How To Manage KVM Virtual Machines From The Host Terminal?

Virtualization means creating virtual instances of resources such as storage devices, network resources, etc. Kernel-based virtual machine or KVM is a virtualization module in the Linux Kernel which turns the Linux kernel into a hypervisor.

Using KVM, one can run multiple virtual machines. Each virtual machine has private virtualized hardware: a network card, disk, graphics adapter, etc. We can run, stop, delete, and manage virtual machines from the host OS terminal by using a tool called virsh.

Host Operating System

Before we start using virsh commands, We should understand the host and guest OS in the context of virtualization. Host refers to the bare metal machine or server and the OS you install on that physical machine is known as Host OS. This OS can also be called as Hypervisor.

Guest Operating System

The virtual machines are created on the top of the host machine. The operating system installed on the virtual machine is known as the guest operating system.

How to manage guests with virsh?

Virsh is a command-line interface tool that can be used to manage guests and hypervisor. It is useful for advanced Linux administrators interested in automating some aspects of managing their virtual machines.

Connect to your hypervisor

A hypervisor could be local or remote. You can manage virtual machines running on a local hypervisor, use the following command to connect to hypervisor –

virsh connect qemu:///system

List all virtual machines

To display the list of all the virtual machines in your system use the following command –

virsh list --all

Create a virtual machine

We will use virt-install tool to create virtual machines from the terminal. This tool can be used in both interactive and non-interactive modes. For example –

# virt-install \
 -n CentOS8 \
 --description "Test VM with CentOS" \
 --os-type=Linux \
 --os-variant=centos8 \
 --ram=1500 \
 --vcpus=2 \
 --disk path=/var/lib/libvirt/images/centos8.img,bus=virtio,size=10 \
 --graphics none \
 --cdrom /home/lalit/Downloads/CentOS-8-x86_64-Minimal-1908 \
 --network bridge:br0


-n – Name of your virtual machine

--description – Some valid description about VM. For example – Web server, Application server, etc.

--os-type – Type of operating system for example – Linux, Unix, Solaris, window, etc.

--os-variant – Version of distribution for example – Ubuntu 20.04 LTS, Centos 7.0, etc.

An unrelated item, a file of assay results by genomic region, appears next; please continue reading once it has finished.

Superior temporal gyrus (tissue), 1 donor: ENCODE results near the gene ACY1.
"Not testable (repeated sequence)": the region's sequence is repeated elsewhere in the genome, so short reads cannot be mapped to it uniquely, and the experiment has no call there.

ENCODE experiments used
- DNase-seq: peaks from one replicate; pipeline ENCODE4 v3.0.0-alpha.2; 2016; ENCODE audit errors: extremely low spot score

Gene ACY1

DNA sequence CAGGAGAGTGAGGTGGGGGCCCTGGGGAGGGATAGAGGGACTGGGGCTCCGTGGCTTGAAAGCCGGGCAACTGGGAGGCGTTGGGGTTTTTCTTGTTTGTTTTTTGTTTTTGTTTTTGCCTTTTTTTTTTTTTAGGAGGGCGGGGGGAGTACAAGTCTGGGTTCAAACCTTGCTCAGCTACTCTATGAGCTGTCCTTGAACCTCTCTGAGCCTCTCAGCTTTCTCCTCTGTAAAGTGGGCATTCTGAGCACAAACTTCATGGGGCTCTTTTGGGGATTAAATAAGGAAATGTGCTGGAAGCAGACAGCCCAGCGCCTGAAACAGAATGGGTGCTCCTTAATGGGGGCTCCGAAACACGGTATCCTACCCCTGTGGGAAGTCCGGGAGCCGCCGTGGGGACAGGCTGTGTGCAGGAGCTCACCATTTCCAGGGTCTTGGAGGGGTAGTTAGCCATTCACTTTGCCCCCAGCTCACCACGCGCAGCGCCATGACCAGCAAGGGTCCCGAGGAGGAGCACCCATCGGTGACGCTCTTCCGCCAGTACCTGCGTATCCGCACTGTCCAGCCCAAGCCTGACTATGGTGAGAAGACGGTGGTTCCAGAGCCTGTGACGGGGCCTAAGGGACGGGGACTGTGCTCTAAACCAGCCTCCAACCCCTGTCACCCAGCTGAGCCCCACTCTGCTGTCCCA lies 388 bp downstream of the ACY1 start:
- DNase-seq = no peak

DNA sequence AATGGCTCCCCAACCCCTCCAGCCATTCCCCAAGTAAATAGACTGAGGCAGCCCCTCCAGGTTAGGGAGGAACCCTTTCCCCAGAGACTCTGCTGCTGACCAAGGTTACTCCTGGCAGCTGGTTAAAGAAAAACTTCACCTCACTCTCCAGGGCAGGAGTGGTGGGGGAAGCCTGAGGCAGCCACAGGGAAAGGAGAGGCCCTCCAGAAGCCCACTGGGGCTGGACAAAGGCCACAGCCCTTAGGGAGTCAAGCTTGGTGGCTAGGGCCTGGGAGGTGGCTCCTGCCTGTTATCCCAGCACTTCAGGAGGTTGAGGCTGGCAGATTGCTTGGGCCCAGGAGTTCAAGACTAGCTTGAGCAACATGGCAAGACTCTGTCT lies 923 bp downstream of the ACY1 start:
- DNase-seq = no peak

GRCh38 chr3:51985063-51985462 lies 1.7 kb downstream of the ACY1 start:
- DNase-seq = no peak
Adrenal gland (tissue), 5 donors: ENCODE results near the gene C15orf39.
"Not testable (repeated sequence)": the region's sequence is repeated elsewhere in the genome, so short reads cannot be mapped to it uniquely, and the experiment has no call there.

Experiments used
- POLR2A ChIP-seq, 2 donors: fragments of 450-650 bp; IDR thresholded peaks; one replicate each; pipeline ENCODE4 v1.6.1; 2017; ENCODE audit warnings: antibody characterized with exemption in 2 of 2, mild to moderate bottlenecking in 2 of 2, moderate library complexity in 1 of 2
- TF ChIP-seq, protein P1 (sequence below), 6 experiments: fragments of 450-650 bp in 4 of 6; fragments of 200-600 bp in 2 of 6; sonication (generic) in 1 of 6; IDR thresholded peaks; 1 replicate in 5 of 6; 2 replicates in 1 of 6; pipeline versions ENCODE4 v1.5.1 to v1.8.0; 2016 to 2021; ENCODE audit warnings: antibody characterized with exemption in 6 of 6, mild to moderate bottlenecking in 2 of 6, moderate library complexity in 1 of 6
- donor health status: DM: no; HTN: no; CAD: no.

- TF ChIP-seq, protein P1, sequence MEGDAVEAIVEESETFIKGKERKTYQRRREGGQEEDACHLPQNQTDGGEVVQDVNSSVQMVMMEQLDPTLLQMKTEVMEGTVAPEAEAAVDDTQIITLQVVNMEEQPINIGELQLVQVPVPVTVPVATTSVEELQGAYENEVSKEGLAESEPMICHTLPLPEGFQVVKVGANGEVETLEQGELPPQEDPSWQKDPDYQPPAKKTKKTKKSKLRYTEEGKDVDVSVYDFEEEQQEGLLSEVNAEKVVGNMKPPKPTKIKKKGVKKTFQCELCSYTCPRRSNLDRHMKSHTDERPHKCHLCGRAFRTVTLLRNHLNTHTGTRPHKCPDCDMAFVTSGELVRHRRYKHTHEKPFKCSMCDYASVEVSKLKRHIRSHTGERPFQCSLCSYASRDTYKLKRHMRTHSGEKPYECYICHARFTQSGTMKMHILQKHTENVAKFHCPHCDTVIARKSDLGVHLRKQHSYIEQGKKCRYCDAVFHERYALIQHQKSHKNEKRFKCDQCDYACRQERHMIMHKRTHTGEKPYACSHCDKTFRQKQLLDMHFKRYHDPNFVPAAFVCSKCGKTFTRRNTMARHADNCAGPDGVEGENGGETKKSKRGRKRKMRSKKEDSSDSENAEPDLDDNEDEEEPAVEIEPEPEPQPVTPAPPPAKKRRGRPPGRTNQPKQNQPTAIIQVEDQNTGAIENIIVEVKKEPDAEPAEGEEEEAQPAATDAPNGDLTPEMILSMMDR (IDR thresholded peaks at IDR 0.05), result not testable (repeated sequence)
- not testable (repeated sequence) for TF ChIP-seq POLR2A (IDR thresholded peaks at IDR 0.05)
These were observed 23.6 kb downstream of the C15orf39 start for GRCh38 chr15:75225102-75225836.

--ram – Amount of RAM in MB for virtual machine

--vcpus – The total number of virtual CPUs for VM.

--disk path – It is the path where VM image file is stored, Size is mentioned in GB

--graphics – This option instructs virt-install to use a text console on VM serial port instead of a graphical VNC window. If you have the Xmanager set up, then you can ignore this parameter.

--cdrom – Indicates the location of the installation image.

--network bridge – This example uses a bridged adapter br0. If you want to use NAT, then use it as given below –

--network network = virbr0 where virbr0 is the name of the virtual network

Start a virtual machine

You can start fedora28 VM by using the following command –

virsh start fedora28

Shutdown a virtual machine

To shutdown fedora28 VM, use the following command –

virsh shutdown fedora28

Reboot a virtual machine

To reboot fedora28 VM, use the following command –

virsh reboot fedora28

List all running virtual machines

You can display the list of running virtual machines by using –

virsh list

Connect to VM console

To connect to the console of fedora28 virtual machine use the following command-

virsh console fedora28

Press ctrl+] to exit from the console.

Display virtual machine information

To display the details of a VM, use the following command –

virsh dominfo fedora28

Delete a virtual machine

If you want to delete a VM then you can use the following command –

First terminate it, if it is running –

virsh destroy fedora28

And then undefine it by using –

virsh undefine fedora28

For a complete description of virsh commands see its manual page by using –

man virsh

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